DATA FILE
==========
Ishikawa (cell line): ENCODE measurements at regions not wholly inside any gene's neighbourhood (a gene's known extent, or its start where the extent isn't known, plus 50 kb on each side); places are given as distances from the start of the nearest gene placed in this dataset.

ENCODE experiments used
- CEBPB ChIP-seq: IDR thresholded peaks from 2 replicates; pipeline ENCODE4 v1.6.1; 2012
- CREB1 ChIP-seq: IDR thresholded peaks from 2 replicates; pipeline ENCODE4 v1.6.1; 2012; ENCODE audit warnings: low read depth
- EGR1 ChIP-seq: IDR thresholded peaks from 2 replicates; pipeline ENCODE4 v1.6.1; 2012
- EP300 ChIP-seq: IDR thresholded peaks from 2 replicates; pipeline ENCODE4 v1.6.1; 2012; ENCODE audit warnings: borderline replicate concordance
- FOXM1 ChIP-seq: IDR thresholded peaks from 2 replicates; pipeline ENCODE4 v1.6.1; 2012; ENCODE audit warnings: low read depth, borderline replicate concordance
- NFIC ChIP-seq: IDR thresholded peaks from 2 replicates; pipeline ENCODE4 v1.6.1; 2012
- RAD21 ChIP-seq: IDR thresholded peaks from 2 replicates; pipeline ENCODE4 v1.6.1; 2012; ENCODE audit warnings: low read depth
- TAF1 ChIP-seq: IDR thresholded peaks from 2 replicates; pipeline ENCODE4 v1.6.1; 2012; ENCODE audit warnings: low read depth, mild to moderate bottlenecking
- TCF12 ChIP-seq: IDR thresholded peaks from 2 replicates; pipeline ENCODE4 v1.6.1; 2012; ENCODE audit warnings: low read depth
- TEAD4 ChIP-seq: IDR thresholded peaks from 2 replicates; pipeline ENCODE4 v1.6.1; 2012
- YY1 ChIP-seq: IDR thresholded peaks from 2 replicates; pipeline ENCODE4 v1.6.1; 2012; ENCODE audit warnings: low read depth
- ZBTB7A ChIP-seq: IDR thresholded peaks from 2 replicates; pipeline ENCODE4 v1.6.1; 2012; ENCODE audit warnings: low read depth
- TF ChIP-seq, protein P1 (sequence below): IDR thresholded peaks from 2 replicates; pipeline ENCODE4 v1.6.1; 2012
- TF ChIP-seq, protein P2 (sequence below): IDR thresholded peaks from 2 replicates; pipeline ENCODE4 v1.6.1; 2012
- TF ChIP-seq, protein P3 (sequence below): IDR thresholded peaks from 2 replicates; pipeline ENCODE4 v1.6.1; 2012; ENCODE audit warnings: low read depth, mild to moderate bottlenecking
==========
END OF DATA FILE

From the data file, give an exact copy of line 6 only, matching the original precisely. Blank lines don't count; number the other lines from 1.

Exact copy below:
- EP300 ChIP-seq: IDR thresholded peaks from 2 replicates; pipeline ENCODE4 v1.6.1; 2012; ENCODE audit warnings: borderline replicate concordance